An earlier version of this essay appeared in the October 2006 newsletter of the International Society for the Psychological Treatments of the Schizophrenias and other Psychoses, a progressive professional association. It reflects my growing interest in writing and speaking about my extreme states or “psychotic” experiences in themselves, in addition to the treatments I’ve received.
Behind the idea of “collaborating” with madness is a basic trust in all things natural, including all things in the mind. Mind is part of nature, and nature is essentially purposeful and whole; madness has meaning and usefulness, it has a place within us and in the world. What we need to change is our relationship to madness. Something mysterious and powerful happens to us and our relationships. Maybe it isn’t just merely wrong and needs to end, maybe there is something more to “pathologies” than broken pieces of a machine that need fixing or replacement.
This parallels ecology. We’ve learned to view what we call “trash” not as something we can just throw away but part of a natural cycle of energy and resources whose purpose is renewal and replenishment. Today we’re learning to see “waste” as serving a purpose when it becomes compost and recycling: in nature things move through a series of transformations, nothing is ever just wasted.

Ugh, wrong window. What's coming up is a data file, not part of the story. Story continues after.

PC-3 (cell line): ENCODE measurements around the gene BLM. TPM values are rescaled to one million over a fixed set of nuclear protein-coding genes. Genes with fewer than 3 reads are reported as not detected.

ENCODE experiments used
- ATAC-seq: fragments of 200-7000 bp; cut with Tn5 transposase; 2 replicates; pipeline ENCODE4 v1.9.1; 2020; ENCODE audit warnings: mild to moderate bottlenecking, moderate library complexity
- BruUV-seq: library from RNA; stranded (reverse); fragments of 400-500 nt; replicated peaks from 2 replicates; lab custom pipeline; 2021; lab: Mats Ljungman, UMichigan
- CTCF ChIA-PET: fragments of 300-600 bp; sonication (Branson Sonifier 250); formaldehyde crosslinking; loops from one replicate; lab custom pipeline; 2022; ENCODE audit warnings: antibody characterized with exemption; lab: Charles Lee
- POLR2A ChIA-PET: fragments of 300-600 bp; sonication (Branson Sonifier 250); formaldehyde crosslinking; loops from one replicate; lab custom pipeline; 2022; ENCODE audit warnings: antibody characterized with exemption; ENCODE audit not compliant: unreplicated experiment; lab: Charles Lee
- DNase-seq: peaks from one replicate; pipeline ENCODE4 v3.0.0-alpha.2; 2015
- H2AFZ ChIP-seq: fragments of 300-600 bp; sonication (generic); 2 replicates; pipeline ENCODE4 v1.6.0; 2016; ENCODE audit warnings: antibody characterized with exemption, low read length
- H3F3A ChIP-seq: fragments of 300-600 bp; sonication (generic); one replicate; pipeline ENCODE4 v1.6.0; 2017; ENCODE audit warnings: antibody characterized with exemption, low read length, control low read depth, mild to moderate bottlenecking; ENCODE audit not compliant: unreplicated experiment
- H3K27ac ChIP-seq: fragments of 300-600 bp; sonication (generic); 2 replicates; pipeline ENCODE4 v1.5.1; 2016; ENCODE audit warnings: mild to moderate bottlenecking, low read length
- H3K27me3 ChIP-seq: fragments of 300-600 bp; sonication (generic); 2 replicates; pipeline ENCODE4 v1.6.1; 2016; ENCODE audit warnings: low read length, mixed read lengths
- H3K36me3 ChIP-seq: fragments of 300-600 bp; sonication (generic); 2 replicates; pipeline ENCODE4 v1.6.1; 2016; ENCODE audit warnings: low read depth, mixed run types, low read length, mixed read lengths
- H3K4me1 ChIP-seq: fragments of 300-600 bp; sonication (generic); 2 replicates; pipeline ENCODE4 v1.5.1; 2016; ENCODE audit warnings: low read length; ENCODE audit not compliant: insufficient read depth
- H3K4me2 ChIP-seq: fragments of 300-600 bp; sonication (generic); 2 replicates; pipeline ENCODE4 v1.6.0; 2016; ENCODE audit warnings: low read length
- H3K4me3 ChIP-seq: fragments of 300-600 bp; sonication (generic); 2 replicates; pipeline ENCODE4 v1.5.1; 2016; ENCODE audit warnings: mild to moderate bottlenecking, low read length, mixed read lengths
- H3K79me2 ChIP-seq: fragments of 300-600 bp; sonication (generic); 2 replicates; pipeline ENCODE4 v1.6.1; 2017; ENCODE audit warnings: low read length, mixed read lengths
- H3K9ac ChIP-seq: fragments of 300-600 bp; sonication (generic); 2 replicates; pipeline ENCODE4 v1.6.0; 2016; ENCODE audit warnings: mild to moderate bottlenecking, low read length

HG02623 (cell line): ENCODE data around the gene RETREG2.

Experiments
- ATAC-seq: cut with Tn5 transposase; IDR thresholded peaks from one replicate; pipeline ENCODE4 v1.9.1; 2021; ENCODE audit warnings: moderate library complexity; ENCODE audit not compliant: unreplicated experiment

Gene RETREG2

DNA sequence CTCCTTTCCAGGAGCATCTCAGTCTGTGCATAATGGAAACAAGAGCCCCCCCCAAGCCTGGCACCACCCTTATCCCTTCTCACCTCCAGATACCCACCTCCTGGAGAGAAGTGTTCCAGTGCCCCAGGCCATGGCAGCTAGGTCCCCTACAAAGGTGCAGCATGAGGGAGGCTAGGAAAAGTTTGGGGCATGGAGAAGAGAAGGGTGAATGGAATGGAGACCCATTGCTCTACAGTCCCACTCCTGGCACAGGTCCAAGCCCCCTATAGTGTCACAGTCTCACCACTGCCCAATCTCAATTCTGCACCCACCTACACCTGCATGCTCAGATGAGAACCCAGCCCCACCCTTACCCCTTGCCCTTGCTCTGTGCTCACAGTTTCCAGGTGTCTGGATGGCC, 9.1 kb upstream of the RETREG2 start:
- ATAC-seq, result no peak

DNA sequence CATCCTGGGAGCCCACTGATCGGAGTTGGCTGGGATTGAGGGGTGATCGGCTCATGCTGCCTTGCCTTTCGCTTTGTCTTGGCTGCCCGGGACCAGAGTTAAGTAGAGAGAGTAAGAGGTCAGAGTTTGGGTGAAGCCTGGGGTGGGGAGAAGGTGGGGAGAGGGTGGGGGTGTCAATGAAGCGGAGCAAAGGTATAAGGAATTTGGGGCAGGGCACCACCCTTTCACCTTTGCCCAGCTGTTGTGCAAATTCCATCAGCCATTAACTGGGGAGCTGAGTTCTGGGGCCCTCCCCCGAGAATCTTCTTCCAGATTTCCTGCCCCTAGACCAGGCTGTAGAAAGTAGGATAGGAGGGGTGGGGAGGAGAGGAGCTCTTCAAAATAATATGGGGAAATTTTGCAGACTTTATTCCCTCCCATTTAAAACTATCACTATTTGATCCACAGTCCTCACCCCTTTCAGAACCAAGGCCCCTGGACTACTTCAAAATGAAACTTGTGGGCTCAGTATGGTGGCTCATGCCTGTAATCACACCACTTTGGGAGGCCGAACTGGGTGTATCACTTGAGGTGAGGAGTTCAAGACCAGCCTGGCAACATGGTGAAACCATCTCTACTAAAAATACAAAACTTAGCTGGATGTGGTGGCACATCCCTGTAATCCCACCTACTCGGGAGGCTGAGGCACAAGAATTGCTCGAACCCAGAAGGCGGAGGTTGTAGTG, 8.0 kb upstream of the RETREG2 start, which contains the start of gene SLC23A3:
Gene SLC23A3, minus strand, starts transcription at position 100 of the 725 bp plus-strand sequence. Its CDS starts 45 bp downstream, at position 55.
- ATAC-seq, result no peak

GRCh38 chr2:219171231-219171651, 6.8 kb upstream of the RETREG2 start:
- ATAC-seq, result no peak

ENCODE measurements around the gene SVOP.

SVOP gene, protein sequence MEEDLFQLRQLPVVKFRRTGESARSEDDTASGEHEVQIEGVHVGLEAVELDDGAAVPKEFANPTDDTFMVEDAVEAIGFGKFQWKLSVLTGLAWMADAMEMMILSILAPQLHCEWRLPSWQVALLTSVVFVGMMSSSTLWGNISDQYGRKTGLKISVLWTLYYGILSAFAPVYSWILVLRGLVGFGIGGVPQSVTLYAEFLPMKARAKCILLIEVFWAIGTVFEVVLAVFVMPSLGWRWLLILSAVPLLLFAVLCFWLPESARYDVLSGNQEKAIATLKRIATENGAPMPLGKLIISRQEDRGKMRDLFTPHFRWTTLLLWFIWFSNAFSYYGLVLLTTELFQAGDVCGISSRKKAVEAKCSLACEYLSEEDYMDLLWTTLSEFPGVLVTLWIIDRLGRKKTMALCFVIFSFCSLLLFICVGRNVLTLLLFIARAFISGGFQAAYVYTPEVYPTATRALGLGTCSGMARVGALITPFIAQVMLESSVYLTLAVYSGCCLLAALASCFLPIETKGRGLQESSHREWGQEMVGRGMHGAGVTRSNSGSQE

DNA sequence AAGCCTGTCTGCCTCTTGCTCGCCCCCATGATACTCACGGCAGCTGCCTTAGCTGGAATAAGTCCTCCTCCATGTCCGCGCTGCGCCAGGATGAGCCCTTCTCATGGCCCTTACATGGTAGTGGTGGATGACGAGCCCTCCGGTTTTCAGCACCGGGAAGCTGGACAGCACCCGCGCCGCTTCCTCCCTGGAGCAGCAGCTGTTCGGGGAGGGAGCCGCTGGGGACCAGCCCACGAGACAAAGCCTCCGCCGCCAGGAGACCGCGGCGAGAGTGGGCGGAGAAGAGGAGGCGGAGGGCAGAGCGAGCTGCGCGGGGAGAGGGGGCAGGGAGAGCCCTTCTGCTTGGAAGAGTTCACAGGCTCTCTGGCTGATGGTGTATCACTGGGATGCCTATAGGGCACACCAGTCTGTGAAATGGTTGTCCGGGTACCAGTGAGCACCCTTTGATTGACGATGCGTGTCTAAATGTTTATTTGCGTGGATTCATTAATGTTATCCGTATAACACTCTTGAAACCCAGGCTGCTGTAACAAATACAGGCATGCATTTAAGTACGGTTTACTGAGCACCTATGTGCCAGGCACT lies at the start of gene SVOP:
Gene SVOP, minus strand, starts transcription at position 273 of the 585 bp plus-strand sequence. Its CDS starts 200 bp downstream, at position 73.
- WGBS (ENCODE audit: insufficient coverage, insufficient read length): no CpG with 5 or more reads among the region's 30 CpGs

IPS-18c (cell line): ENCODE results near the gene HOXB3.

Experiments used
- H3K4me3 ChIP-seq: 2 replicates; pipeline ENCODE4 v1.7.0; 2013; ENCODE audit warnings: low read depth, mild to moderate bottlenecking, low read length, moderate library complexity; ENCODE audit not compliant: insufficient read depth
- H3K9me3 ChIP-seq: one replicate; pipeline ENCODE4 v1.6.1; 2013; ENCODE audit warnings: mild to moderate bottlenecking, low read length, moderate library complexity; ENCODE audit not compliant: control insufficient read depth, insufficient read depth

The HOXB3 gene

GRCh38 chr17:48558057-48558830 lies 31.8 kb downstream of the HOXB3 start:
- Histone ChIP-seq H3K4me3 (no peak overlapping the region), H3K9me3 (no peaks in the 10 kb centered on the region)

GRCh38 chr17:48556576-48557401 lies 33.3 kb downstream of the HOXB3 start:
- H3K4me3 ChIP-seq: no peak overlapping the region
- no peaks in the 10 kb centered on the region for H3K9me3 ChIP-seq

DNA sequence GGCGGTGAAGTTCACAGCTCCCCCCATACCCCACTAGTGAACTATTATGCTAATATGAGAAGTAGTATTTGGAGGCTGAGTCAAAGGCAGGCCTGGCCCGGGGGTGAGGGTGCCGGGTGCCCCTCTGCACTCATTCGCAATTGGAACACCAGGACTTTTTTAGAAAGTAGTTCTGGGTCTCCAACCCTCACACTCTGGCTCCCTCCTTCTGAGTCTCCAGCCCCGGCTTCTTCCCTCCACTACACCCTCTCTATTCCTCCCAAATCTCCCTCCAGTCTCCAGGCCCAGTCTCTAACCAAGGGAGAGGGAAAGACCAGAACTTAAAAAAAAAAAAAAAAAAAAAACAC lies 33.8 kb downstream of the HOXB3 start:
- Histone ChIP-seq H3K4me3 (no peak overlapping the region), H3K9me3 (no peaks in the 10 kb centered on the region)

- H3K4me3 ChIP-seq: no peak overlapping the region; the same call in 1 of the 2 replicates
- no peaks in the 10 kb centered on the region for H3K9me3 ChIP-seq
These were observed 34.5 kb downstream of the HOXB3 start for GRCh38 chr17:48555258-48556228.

Can we bring this same ecological perception to the parts of the human experience we tend to throw away as disorders, diseases, and problems?
I think the most important change needed in the mental health system is a change in perception: to see madness as meaningful and purposeful, an invitation to a new relationship to ourselves and each other.
Collaborating With Madness — Will Hall
Like most Greek myths, the story of Cassandra is about hubris. Cassandra possessed such great beauty that the god Apollo wanted to sleep with her, and so he offered her the power of prophecy as a trade. Cassandra accepted Apollo’s proposal, and so he granted her the ability to see the future. But when it came turn for her side of the bargain, Cassandra refused Apollo’s advances. Apollo was so enraged by this betrayal that in revenge he cursed Cassandra: Cassandra would have the power to see the future, but no one would ever believe her predictions. This was a terrible fate, and Cassandra went mad.
The Greeks were fond of warning us that we should always understand our place in relationship to the gods. The Cassandra myth speaks to my own experience of being labeled with schizophrenia, and how it has taught me to find the proper stance towards madness.
When I wound up in the system I was certainly going through then, as I do sometimes now, terrifying and overwhelming extreme states of consciousness: voices and visions, fear of others, and collapse and withdrawal from the world. In the name of helping me, I was delivered for a year into the hands of San Francisco’s public mental health system, with its locked wards, psych drugging, and abuse.
The system taught me to see these painful and mysterious experiences I was having as negative: failed, problem parts of myself that I should try to get rid of or at least control. Even the promise of ‘recovery,’ which is a more hopeful alternative than the prognosis of chronic lifelong illness, presumably means returning to a lost normalcy I once had and overcoming being broken and ill. The question I want to ask instead is, Who are we humans to claim such knowledge of something as mysterious and powerful as madness? Who are we to impose our own standards of functioning and health, to define someone like me as disabled and in recovery, to divide my experience between normal and ‘symptoms’?